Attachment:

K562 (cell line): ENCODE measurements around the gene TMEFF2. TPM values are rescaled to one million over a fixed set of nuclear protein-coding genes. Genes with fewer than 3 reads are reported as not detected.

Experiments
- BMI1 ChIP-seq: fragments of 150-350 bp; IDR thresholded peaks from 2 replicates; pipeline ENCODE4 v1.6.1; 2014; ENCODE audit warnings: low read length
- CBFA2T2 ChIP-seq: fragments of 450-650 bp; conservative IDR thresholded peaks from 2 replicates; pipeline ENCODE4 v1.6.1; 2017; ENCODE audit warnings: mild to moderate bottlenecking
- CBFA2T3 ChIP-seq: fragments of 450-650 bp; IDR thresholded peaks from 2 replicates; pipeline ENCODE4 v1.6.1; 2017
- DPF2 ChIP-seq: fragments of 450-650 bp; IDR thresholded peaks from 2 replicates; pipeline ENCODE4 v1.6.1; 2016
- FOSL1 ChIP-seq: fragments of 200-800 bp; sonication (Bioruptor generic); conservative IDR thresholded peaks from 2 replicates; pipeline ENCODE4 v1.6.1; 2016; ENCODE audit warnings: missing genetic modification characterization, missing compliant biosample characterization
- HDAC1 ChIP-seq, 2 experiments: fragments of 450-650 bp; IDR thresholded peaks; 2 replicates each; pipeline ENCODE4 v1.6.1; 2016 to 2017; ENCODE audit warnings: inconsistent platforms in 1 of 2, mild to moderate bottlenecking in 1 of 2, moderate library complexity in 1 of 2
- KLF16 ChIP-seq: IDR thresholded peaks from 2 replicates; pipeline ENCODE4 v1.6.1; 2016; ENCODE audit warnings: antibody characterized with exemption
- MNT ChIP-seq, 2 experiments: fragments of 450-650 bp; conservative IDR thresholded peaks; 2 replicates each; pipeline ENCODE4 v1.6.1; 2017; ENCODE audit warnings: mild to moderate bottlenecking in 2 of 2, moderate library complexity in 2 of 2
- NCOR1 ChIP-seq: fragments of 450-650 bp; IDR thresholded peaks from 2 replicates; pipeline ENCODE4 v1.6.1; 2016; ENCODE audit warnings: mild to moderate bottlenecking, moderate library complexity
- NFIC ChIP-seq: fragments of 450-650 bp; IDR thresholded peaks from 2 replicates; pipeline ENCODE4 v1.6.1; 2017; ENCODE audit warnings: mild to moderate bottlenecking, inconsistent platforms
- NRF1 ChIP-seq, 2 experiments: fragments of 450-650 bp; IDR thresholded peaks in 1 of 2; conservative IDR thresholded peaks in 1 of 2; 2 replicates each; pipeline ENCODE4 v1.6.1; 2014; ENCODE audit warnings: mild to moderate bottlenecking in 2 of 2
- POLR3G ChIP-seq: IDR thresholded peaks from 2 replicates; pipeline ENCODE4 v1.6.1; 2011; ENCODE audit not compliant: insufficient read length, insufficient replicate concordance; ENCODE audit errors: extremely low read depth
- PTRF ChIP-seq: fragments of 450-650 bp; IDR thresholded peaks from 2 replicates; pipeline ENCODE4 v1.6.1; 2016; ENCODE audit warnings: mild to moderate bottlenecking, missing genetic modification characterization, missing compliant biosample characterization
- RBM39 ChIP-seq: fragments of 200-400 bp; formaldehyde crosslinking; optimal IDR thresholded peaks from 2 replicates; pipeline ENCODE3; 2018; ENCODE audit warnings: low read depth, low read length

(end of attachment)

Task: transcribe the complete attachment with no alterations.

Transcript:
K562 (cell line): ENCODE measurements around the gene TMEFF2. TPM values are rescaled to one million over a fixed set of nuclear protein-coding genes. Genes with fewer than 3 reads are reported as not detected.

Experiments
- BMI1 ChIP-seq: fragments of 150-350 bp; IDR thresholded peaks from 2 replicates; pipeline ENCODE4 v1.6.1; 2014; ENCODE audit warnings: low read length
- CBFA2T2 ChIP-seq: fragments of 450-650 bp; conservative IDR thresholded peaks from 2 replicates; pipeline ENCODE4 v1.6.1; 2017; ENCODE audit warnings: mild to moderate bottlenecking
- CBFA2T3 ChIP-seq: fragments of 450-650 bp; IDR thresholded peaks from 2 replicates; pipeline ENCODE4 v1.6.1; 2017
- DPF2 ChIP-seq: fragments of 450-650 bp; IDR thresholded peaks from 2 replicates; pipeline ENCODE4 v1.6.1; 2016
- FOSL1 ChIP-seq: fragments of 200-800 bp; sonication (Bioruptor generic); conservative IDR thresholded peaks from 2 replicates; pipeline ENCODE4 v1.6.1; 2016; ENCODE audit warnings: missing genetic modification characterization, missing compliant biosample characterization
- HDAC1 ChIP-seq, 2 experiments: fragments of 450-650 bp; IDR thresholded peaks; 2 replicates each; pipeline ENCODE4 v1.6.1; 2016 to 2017; ENCODE audit warnings: inconsistent platforms in 1 of 2, mild to moderate bottlenecking in 1 of 2, moderate library complexity in 1 of 2
- KLF16 ChIP-seq: IDR thresholded peaks from 2 replicates; pipeline ENCODE4 v1.6.1; 2016; ENCODE audit warnings: antibody characterized with exemption
- MNT ChIP-seq, 2 experiments: fragments of 450-650 bp; conservative IDR thresholded peaks; 2 replicates each; pipeline ENCODE4 v1.6.1; 2017; ENCODE audit warnings: mild to moderate bottlenecking in 2 of 2, moderate library complexity in 2 of 2
- NCOR1 ChIP-seq: fragments of 450-650 bp; IDR thresholded peaks from 2 replicates; pipeline ENCODE4 v1.6.1; 2016; ENCODE audit warnings: mild to moderate bottlenecking, moderate library complexity
- NFIC ChIP-seq: fragments of 450-650 bp; IDR thresholded peaks from 2 replicates; pipeline ENCODE4 v1.6.1; 2017; ENCODE audit warnings: mild to moderate bottlenecking, inconsistent platforms
- NRF1 ChIP-seq, 2 experiments: fragments of 450-650 bp; IDR thresholded peaks in 1 of 2; conservative IDR thresholded peaks in 1 of 2; 2 replicates each; pipeline ENCODE4 v1.6.1; 2014; ENCODE audit warnings: mild to moderate bottlenecking in 2 of 2
- POLR3G ChIP-seq: IDR thresholded peaks from 2 replicates; pipeline ENCODE4 v1.6.1; 2011; ENCODE audit not compliant: insufficient read length, insufficient replicate concordance; ENCODE audit errors: extremely low read depth
- PTRF ChIP-seq: fragments of 450-650 bp; IDR thresholded peaks from 2 replicates; pipeline ENCODE4 v1.6.1; 2016; ENCODE audit warnings: mild to moderate bottlenecking, missing genetic modification characterization, missing compliant biosample characterization
- RBM39 ChIP-seq: fragments of 200-400 bp; formaldehyde crosslinking; optimal IDR thresholded peaks from 2 replicates; pipeline ENCODE3; 2018; ENCODE audit warnings: low read depth, low read length